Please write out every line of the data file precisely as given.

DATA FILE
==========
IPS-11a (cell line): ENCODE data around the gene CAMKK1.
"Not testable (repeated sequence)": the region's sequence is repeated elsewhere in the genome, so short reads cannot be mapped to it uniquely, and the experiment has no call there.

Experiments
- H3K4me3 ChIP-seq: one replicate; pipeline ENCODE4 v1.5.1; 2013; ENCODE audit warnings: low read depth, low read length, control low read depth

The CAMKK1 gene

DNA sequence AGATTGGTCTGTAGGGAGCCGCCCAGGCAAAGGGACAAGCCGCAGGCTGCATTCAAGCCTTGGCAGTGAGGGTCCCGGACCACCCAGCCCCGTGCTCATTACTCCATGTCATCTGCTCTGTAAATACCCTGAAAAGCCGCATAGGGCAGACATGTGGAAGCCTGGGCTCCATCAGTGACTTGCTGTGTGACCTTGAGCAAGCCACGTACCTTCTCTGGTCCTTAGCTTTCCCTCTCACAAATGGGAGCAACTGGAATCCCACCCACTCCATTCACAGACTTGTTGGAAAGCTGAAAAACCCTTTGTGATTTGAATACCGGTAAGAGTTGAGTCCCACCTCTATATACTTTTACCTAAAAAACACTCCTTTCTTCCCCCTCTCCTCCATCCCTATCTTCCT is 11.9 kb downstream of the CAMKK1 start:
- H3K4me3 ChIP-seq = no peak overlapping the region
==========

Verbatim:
IPS-11a (cell line): ENCODE data around the gene CAMKK1.
"Not testable (repeated sequence)": the region's sequence is repeated elsewhere in the genome, so short reads cannot be mapped to it uniquely, and the experiment has no call there.

Experiments
- H3K4me3 ChIP-seq: one replicate; pipeline ENCODE4 v1.5.1; 2013; ENCODE audit warnings: low read depth, low read length, control low read depth

The CAMKK1 gene

DNA sequence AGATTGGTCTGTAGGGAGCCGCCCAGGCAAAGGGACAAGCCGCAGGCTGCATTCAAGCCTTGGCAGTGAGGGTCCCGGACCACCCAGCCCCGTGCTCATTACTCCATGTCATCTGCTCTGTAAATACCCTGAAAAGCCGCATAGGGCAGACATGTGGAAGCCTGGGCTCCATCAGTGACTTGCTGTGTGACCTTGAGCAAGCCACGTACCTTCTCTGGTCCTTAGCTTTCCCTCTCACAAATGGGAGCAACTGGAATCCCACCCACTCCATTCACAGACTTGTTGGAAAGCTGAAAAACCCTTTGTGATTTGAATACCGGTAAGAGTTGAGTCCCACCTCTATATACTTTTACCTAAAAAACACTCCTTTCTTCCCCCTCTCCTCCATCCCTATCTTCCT is 11.9 kb downstream of the CAMKK1 start:
- H3K4me3 ChIP-seq = no peak overlapping the region